Around 700 churches have been shut down in Rwanda in a mass clampdown for failing to comply with government regulations.
Most of the churches are small Pentecostal outfits and one mosque has also been closed.
'Some churches conduct their worship services in shoddy and unclean structures, to the detriment of people's health and safety,' said Anastase Shyaka, head of the Rwanda Governance Board, which monitors public and private organisations.
'Cases of noise pollution have also been reported while some operate without the required operation permits,' he added.
Pentecostal churches, often run by charismatic preachers who claim to hear directly from God or say they are able to perform miracles, have spread rapidly in many parts of Africa and many operate out of tiny structures without planning permission.
In order to start a church in Rwanda a pastor needs a government certificate that expires after one year. But a new law plans to make it more difficult to start a new church by requiring leaders to have theological training before opening a church.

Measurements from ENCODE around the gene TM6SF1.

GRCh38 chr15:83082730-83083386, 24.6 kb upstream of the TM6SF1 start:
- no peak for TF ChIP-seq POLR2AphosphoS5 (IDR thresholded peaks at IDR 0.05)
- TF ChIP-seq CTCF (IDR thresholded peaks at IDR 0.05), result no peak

The reason, according to AFP, is the government says that some preachers 'deceive their congregation with misleading sermons'. But in turn some preachers accuse authorities of trying to control the message they send to their congregations, in a country often accused by rights groups of stifling free speech.
Government official Justus Kangwagye told the BBC's Focus on Africa programme that they simply required the churches to meet 'modest standards'. Some church premises put churchgoers in unnecessary danger and could 'cause danger to those worshipping', he told the Rwandan New Times newspaper.